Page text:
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THE MOVEMENT Toward Socialism (Movimiento al Socialismo, or MAS) is the main opposition party in Bolivia. Its leader, Evo Morales, finished second by only one percentage point in last year's presidential election. Morales is also the leader of Bolivia's coca growers--or cocaleros--a powerful social movement representing more than 40,000 families whose livelihood has been destroyed by the U.S.-imposed program of coca plant eradication.
Morales didn't initially commit the cocaleros to building the October unrest. Although the growers did participate in the September 19 demonstration called by the Gas Coalition, Morales held back the bulk of his forces until the second week of the general strike--when it became apparent that he had to join in or risk losing credibility.
The MAS, too, balked at jumping into battle. According to Luis Arce Borja, a well-known analyst of the Latin American left, the main contribution of the MAS was not to advance the struggle, but to steer it in the direction of a negotiated settlement with establishment politicians.
Like Felipe Quispe, the head of the Bolivian Peasant Workers Union (Confederación Sindical Única de Trabajadores Campesinos de Bolivia, CSUTCB) in the high plateau, Morales intervened to save the Bolivian state. Both the MAS and CSUTCB lobbied hard for Vice President Carlos Mesa to succeed Sánchez de Lozada.
The MAS also called for a Popular Constituent Assembly to be held under aegis of the judicial branch of the government. And after Mesa's first speech as the new president, Morales declared that "80 percent of the [Mesa's] message" could have been written by the MAS.
A few days later, Morales was forced to tone down his enthusiasm. The government announced that it would go ahead with selling natural gas to the transnationals. It also reaffirmed its total commitment to the coca eradication program.
Nevertheless, the damage to the revolutionary movement caused by the MAS had already been done. Its electoral ambitions, as well as those of Quispe's, insured that it would act to stem the revolutionary tide. Once again, reform politicians led ordinary working people back into the arms of the bosses' state.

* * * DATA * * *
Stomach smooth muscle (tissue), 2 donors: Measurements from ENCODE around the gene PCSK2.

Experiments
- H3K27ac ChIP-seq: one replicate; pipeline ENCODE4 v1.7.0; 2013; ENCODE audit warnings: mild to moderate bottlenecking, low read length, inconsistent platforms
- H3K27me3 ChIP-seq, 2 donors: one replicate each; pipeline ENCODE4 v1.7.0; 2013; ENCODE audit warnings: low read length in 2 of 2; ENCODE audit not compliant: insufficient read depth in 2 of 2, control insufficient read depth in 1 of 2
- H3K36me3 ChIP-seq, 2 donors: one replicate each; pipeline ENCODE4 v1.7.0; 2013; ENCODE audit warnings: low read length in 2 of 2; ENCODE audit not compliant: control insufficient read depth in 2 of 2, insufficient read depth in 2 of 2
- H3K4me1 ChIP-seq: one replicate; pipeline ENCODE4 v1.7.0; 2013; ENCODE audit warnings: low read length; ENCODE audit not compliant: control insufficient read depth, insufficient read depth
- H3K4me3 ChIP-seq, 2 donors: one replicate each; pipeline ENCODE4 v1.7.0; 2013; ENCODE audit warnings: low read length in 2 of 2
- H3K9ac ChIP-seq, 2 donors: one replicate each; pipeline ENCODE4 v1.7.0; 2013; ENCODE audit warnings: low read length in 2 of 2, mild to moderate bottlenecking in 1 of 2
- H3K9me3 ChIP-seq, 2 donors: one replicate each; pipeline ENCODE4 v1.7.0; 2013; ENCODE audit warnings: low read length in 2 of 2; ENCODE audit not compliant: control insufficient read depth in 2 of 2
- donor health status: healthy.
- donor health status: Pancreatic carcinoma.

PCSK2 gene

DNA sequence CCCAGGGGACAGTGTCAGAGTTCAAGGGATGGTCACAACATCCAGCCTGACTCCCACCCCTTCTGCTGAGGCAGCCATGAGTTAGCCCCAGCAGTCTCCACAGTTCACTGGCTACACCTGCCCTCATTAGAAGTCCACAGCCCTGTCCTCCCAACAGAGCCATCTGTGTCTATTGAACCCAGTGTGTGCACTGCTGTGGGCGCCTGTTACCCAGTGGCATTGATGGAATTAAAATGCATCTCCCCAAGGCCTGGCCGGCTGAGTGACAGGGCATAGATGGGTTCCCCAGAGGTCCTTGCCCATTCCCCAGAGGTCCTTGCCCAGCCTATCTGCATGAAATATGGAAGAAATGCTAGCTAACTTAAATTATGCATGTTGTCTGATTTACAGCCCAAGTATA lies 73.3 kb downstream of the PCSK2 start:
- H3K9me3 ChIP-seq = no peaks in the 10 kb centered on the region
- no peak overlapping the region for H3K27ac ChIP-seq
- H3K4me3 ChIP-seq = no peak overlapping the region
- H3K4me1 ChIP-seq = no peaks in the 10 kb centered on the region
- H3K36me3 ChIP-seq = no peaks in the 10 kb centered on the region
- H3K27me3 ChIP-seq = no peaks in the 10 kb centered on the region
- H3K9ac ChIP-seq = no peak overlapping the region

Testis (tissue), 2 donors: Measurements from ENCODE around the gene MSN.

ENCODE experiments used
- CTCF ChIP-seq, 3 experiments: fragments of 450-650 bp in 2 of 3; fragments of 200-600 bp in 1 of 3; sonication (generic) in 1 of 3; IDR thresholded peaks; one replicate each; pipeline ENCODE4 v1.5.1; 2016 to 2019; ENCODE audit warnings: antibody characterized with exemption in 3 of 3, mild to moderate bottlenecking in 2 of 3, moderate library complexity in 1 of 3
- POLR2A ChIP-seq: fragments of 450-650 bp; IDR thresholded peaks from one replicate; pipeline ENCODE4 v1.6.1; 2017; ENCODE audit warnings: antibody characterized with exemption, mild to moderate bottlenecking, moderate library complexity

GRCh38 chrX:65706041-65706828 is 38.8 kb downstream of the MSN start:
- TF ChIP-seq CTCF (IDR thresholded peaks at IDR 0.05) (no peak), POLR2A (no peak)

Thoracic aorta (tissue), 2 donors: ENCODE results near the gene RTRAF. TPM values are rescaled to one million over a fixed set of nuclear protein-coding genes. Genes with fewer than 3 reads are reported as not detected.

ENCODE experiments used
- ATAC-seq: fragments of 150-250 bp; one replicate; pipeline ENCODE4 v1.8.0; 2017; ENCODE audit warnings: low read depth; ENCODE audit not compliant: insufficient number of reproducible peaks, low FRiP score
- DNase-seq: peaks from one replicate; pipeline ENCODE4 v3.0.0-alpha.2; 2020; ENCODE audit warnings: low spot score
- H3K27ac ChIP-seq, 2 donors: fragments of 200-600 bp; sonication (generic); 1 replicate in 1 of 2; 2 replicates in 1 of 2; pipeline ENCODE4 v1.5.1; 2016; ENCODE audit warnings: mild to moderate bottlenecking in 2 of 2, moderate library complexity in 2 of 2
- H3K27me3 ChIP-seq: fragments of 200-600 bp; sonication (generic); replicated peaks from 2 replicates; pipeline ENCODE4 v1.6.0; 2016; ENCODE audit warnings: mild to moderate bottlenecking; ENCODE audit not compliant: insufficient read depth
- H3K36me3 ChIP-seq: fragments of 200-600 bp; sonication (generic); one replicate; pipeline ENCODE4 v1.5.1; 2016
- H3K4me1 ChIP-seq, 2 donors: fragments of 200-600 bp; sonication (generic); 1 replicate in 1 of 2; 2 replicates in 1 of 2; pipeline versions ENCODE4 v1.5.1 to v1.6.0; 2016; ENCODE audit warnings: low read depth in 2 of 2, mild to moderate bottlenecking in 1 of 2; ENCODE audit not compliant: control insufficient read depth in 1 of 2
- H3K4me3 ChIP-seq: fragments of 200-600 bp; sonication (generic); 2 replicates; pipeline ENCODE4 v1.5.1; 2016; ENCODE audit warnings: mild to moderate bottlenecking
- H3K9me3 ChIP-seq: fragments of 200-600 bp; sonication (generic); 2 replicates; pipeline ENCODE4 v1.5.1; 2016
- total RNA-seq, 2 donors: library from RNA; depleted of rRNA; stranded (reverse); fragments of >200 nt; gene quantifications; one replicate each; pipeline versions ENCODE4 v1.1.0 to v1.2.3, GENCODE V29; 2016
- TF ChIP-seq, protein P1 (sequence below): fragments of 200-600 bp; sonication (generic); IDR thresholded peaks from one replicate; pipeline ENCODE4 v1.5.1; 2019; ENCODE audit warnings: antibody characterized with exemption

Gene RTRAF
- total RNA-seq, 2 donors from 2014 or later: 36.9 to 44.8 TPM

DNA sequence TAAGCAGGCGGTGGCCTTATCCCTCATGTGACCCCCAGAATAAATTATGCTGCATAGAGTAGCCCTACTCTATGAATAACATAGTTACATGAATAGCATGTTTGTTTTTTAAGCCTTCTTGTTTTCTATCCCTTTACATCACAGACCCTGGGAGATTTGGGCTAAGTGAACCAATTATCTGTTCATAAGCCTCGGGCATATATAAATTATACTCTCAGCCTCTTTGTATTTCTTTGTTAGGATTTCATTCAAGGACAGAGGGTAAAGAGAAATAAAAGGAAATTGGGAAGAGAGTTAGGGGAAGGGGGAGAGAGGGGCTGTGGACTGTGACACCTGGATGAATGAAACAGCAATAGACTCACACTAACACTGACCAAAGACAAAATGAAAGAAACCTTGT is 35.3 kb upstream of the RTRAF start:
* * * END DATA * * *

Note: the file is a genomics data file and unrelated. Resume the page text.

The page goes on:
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DESPITE THIS lull, the fight for social justice in Bolivia is far from over. Leaders of the MAS, the Gas Coalition, the COB and other components of the social movements have said that "the Bolivian people are tired at the moment and still filled with illusions in the Mesa government." Now is a time for "making positive proposals instead of throwing rocks," they argue.
But the demands of the indigenous nations remain unfulfilled, the coca eradication program continues to ruin lives, and no action has been taken to give control of natural gas to the Bolivian people. The gas issue, in particular, pits the interests of working people against the interests of the bosses and their state.
The question of "who will control natural gas?" can't be resolved in the interests of Bolivian workers within the framework of capitalism and existing political institutions. Opposition to coca eradication also means an eventual face-off with U.S. imperialism.
Following Sánchez de Losada's resignation, a mass meeting held by the COB in La Paz assessed the recent uprising and drew an important conclusion. "After initiating and leading a great social upheaval, which resulted in more than 70 deaths from government bullets and more than 500 wounded, the workers, the peasants, the oppressed nations and the impoverished middle classes did not bring down the power of the dominant class because they had no revolutionary party to rely on," concluded a report on the meeting.
The Bolivian revolution suffers from a similar weakness to the mass revolt in Argentina in December 2001--a revolt that succeeded in toppling a hated government, but failed to solve the problems of mass hunger, unemployment, education and health care. No revolutionary party existed in Argentina with sufficient influence within the working class to fight against the politicians and union presidents who sought to deflect the movement away from attempting to take state power.
In other words, no revolutionary party--or revolutionary united front--existed that could lead a movement for socialism. The great difference between the recent rebellion in Bolivia and the earlier experience in Argentina, however, is that the organized working class stands at the heart of the movement in Bolivia.
And workers have already begun to draw the lessons of the failure to push beyond toppling a president toward creating a new state that can actually meet workers' needs. The potential exists now for bring together the rank-and-file leaders of the October uprising from all over Bolivia into a revolutionary workers' party than can build a conscious mass movement for socialism from below.